Gram Parsons was an American singer-songwriter, considered a pioneer in the country-rock genre.
After the release of his debut solo album GP in 1972 (representing a creative resurgance after a couple of unproductive years), Gram Parons went on tour with his band The Fallen Angels, which featured Emmylou Harris as his duet partner (check out Live 1973 for some recordings from this period). He managed to keep away from heroin and keep his drinking in check, and things were going well. However his record sales still weren't picking up, as his style of country-rock was now seen as far too traditional in comparison to the popular new sound pioneered by the Eagles. He began work on his second album, featuring backing from an all-star band consisting of James Burton (lead guitar), Herb Pederson (rhythm guitar), Al Perkins (pedal steel), Glen D. Hardin (piano), Emory Gordy (bass), Ron Tutt (drums) and of course Harris (vocals). There were also cameos from ex-Burrito Brother (and then-Eagle) guitarist Bernie Leadon, fiddler Byron Berline and singer Linda Ronstadt.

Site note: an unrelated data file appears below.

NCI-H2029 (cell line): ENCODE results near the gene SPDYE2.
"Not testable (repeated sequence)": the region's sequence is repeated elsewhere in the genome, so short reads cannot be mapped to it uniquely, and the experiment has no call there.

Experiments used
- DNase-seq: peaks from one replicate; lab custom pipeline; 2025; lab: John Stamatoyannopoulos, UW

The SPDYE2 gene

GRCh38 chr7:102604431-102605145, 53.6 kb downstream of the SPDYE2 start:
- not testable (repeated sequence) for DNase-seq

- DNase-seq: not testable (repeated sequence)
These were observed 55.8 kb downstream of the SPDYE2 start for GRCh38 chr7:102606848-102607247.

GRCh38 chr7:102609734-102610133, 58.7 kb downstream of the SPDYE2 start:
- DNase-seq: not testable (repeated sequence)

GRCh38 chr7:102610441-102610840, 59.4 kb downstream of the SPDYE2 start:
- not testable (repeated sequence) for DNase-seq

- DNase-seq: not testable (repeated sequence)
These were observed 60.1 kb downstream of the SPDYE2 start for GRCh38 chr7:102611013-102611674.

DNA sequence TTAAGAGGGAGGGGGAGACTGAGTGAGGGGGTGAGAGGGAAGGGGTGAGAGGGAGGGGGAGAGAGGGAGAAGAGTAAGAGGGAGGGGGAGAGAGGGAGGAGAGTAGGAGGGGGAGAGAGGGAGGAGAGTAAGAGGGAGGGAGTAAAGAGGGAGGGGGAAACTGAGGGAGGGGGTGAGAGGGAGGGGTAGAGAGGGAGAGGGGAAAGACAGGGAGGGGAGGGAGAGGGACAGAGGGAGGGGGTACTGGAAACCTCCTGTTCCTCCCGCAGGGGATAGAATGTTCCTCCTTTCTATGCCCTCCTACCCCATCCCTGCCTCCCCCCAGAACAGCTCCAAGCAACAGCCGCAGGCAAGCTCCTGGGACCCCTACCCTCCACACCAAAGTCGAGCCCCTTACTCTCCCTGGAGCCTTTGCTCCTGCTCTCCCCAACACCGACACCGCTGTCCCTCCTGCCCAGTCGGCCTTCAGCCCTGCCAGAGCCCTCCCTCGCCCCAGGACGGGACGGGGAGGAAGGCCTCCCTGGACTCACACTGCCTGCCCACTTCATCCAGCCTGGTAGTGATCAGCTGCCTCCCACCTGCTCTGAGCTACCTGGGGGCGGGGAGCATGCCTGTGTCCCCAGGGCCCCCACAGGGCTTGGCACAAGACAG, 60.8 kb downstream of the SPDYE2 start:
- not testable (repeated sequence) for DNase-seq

However it was then that tragedy struck. Parsons died in September 1973, from an overdose of morphine and alcohol. He was only 26. In the eight years from the formation of The International Submarine Band to his death, he had been one of the most important figures of the country-rock movement, and surely would have still had great career ahead of him.
His second album, Grievous Angel, was released posthumously in 1974. It was a continuation of the sound he had found with GP, with excellent support from Harris and the band. It didn't feature many new original songs, but the ones which opened and closed the album ("Return Of The Grievous Angel" and "In My Hour Of Darkness") rank among his best. It didn't sell many copies at the time, but was well received by the critics, and today can be looked back on as another country-rock masterpiece.
GP (1973) <|
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